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According go Reuters, North Korea launched an unsuccessful missile in October.
A long-range missile is generally defined as one with a 3,400 to 5,000 miles. So far North Korea has shown no evidence of being near to having one with that range. Such a range could bring it close to striking the West Coast of the U.S.
There is one recent projection that North Korea is expected to act in December as the U.S. changes administrations.
Could it be that they are hoping to catch us with our pants down?
A missile with an 1,800-mile range could reach the U.S. territory of Guam.
Guam is home to seven U.S. military bases covering 29 percent of the island’s total land area. As of September 2015 there were 5,666 military personnel (not including civilians) in Guam.
In the next few years it is planned that Guam will be home for an additional 4,800 Marines who’ll be charged with readying for war and disasters in East Asia.
It was announced today that for the first time since the 1980s, the United States has deployed one of its nuclear ballistic missile submarines (SSBNs), the USS Pennsylvania, to Guam.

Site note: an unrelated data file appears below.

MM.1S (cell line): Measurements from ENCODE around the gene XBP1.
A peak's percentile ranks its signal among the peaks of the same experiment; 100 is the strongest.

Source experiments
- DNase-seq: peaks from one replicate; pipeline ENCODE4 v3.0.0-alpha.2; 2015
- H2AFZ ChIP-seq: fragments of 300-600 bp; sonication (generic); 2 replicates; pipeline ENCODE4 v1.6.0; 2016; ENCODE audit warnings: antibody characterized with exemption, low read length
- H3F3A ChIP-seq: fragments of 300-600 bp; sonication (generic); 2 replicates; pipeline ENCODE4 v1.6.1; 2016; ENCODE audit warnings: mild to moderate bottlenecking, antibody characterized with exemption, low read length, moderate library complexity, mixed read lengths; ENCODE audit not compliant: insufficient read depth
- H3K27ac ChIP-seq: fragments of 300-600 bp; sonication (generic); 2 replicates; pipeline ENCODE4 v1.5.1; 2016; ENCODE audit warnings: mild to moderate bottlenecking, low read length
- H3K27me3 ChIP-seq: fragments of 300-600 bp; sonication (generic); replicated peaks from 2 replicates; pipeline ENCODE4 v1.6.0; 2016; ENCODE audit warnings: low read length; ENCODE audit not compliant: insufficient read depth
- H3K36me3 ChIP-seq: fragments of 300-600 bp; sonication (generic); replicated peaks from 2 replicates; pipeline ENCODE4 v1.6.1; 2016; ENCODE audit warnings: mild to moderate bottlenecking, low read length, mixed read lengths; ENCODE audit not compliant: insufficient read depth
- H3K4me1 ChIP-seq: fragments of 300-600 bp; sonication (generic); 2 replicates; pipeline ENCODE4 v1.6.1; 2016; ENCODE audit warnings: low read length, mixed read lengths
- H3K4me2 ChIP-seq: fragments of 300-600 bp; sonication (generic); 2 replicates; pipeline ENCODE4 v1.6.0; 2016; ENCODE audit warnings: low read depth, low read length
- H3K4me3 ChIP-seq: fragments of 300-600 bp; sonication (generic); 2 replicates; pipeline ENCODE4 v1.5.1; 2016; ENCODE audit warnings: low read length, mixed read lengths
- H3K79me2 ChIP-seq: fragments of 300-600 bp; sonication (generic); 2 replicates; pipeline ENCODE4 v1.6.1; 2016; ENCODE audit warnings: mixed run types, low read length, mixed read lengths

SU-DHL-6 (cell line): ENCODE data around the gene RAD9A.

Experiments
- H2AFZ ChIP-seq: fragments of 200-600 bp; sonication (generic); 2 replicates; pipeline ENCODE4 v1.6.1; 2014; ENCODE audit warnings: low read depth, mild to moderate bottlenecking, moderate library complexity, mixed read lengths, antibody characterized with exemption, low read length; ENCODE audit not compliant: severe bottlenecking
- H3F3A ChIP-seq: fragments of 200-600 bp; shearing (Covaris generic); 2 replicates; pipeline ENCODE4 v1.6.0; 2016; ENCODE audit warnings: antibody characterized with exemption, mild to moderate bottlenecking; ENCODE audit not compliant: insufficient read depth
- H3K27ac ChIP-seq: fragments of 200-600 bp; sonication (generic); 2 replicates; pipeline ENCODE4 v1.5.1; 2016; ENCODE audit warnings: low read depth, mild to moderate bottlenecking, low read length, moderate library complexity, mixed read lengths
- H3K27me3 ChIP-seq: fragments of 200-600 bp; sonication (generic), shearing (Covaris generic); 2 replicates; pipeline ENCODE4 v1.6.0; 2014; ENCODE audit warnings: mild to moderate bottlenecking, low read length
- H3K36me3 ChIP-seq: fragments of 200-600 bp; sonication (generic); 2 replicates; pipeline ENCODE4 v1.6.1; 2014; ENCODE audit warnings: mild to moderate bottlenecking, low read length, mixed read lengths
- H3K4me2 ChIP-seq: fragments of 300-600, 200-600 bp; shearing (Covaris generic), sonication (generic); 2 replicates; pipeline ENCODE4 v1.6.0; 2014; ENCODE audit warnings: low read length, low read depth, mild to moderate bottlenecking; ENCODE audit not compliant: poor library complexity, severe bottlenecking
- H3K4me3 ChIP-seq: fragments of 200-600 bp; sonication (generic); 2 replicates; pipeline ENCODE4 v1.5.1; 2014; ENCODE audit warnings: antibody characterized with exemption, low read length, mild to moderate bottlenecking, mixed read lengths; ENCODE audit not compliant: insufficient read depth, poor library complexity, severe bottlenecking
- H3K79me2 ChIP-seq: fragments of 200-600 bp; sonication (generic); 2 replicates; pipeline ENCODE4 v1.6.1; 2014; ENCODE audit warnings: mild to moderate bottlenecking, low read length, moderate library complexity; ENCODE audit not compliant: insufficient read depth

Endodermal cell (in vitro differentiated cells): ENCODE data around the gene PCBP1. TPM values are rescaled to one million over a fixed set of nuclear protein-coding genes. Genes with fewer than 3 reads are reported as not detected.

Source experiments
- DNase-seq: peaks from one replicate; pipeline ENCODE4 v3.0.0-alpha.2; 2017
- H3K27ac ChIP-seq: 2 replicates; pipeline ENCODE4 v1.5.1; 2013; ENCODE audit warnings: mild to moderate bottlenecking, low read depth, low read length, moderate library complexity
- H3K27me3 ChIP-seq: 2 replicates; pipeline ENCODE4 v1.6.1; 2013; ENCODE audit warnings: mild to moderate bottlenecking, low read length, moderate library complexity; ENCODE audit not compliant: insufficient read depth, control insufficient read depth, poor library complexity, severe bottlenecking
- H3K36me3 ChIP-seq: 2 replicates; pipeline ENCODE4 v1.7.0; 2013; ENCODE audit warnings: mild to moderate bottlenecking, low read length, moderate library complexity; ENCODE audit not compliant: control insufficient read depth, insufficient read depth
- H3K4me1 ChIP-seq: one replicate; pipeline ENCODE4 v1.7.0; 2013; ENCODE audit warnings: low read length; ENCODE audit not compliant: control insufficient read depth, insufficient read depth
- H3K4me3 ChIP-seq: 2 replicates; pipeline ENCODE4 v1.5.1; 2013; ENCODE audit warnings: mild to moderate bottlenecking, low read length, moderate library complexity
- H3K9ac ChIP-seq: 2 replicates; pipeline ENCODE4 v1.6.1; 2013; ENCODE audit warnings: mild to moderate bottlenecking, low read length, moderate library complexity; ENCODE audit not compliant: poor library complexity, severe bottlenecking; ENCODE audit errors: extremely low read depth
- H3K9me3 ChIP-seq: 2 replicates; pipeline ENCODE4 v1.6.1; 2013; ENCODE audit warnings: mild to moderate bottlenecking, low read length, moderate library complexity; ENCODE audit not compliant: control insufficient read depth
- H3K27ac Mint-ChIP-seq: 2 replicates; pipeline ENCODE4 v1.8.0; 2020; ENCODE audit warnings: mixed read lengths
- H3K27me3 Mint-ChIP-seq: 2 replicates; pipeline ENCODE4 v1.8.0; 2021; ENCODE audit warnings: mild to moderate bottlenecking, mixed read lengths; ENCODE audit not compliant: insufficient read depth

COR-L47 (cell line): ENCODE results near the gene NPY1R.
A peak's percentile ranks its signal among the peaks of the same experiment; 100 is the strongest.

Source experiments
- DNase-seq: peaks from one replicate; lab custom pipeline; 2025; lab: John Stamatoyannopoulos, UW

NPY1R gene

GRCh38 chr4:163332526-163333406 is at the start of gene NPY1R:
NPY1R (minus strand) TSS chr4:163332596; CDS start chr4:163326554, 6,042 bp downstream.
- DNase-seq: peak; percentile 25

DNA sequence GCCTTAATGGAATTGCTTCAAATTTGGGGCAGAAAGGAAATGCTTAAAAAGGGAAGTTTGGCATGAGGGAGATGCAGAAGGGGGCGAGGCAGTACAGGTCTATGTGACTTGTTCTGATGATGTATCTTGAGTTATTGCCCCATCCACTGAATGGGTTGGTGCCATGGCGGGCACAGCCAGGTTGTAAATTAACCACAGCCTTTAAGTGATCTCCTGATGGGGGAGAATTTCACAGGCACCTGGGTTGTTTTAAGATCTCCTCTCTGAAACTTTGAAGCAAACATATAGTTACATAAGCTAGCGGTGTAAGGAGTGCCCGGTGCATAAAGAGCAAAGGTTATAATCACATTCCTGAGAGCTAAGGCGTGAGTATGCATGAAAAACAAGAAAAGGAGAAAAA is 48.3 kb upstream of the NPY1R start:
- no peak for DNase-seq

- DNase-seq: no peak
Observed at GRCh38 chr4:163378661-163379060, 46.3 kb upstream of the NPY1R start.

South Korea’s top military officer visited Guam and exchanged views with top U.S. brass on ways to further strengthen their alliance against North Korea’s evolving nuclear and missile threats, Seoul’s Joint Chiefs of Staff (JCS) said Tuesday.
JCS Chairman Gen. Lee Sun-jin and U.S. Forces Korea Commander Gen. Vincent K. Brooks examined range of U.S. strategic assets in Guam, along with senior leaders from the U.S. Department of Defense, U.S. Strategic Command and U.S. Pacific Command, the JCS said in a statement.
Given the U.S. military presence in Guam, it’s not difficult to see what Guam might be a likely target for North Korea.
However, it appears at least our military is getting ready to meet such a threat.
— C.L. and H.E